The biggest asset of your company — using Knowledge Management to make use of all data
Maybe you have been in that situation before — you are looking for one specific piece of information within your company. You know its there as you — or your colleague — just created that information a few months ago. But you just don’t know where exactly you saved it.
Another situation is when an employee leaves a company with all his knowledge. A new employee will have no chance of getting a quick overview what information within a company is already available.
Situations like this happen hundreds of times in companies nowadays.
If you know these situations, then you will know, that there is nothing more frustrating than searching and not finding.
Having the right Knowledge Management Software to save all things is one thing, finding that knowledge another.
As you are probably aware of, in most companies knowledge is the most important asset. And large shares of that asset are saved in the heads of your employees. One of the biggest priorities of companies nowadays is to make that knowledge generated by individuals available to everyone. Therefore, large efforts are being made to digitalise the knowledge and to safe it in wikis, intranets or other formats. Firstly, the challenge for companies is to get their employees to save their knowledge, their feedback, their lessons learned, etc. on those platforms. Secondly, this knowledge needs to be findable for everyone else in the company.
This is where a good Knowledge Management System comes in. (Have a read in this article about proven Knowledge Management Methodologies).
Drawing a line between the past and the future
A Knowledge Management Software is a software, where all your knowledge is captured. Knowledge Management was first mentioned by McKinsey in an internal study in 1987. So just after the internet started. When implementing a Knowledge Management Software, one of the most central questions is the way how you want to structure your knowledge — the priority must be to be able to find it afterwards. In consequence, you must determine the importance and characteristics of each piece of information. That usually also means defining attributes like categories, tags, etc.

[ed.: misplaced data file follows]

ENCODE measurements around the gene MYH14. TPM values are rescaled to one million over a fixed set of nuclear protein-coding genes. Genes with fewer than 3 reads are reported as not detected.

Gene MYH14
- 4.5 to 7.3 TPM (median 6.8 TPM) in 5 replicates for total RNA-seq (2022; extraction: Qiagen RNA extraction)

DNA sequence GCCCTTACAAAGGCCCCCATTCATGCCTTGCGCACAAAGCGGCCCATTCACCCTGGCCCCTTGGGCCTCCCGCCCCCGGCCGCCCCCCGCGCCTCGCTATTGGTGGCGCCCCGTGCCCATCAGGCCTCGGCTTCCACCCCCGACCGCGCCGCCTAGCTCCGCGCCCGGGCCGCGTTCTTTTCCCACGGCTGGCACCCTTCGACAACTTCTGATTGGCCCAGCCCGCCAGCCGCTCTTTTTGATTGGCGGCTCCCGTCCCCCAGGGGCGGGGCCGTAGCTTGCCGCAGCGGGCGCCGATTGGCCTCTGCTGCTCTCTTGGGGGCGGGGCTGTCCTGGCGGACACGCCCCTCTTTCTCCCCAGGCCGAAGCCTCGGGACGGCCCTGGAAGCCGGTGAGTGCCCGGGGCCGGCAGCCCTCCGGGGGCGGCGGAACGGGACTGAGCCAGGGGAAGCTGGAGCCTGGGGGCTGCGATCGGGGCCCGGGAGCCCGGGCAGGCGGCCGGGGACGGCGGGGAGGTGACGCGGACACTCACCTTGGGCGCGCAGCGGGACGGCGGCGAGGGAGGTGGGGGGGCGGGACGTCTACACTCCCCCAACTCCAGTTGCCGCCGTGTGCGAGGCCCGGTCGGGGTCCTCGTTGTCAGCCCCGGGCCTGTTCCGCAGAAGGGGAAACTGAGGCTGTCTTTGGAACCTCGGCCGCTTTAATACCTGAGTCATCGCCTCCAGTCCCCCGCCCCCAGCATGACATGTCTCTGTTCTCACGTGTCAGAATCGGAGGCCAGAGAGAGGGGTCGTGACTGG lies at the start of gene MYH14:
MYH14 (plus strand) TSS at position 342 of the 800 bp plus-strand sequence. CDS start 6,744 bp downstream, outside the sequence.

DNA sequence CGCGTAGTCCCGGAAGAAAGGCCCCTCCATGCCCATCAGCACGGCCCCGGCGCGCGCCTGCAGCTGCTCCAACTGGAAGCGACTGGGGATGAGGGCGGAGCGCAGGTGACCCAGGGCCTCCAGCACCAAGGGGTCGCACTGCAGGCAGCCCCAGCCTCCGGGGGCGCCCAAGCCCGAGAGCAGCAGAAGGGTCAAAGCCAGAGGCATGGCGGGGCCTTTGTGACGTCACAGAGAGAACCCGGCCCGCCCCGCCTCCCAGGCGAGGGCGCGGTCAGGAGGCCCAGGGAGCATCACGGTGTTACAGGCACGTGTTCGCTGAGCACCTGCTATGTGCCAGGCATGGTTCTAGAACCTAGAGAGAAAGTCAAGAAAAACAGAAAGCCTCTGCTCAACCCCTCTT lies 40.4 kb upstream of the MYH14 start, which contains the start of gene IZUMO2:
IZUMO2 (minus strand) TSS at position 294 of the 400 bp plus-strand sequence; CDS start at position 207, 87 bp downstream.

Following the characterisation of information, employees are expected to fill that software with their knowledge (in the form of reports, procedures, manuals, protocols, etc.). The hope is, that someone will be able to find and reuse that information later, when its needed.
Thinking about it, this is a strange approach. When setting up such a system and structuring content, today you will have to think about how to retrieve that knowledge tomorrow, in one or in five years. But maybe companies are taking this approach, as until now there were only systems available enabling you to save and structure knowledge on a central platform. Those platforms are, however, missing a satisfying and intelligent approach of retrieving that knowledge. Unless you know, where the information is saved, it can still be very challenging to find those with mostly primitive search engines integrated in those Knowledge Management Systems.
Taking a second thought on finding the information, how do you determine what is of importance and relevance in future? Can you predict what will be relevant in the future? How do you draw the line of knowledge of the past is important in the future?
Another mistaken assumption of traditional Knowledge Management is employees being willing and able to put their knowledge, findings, lessons learned and chosen solution clearly understandable into those Knowledge Management Systems. This is because they either do not have or do not want to invest the time necessary to keep such systems updated. The main reason is them benefitting relatively little from this effort, especially in the short run.
The problem with Knowledge Management Software is the assumption, that employees are willing AND able to assign documents and other pieces of information to the right category, tag, folder, etc. Experience has shown that this is rarely the case.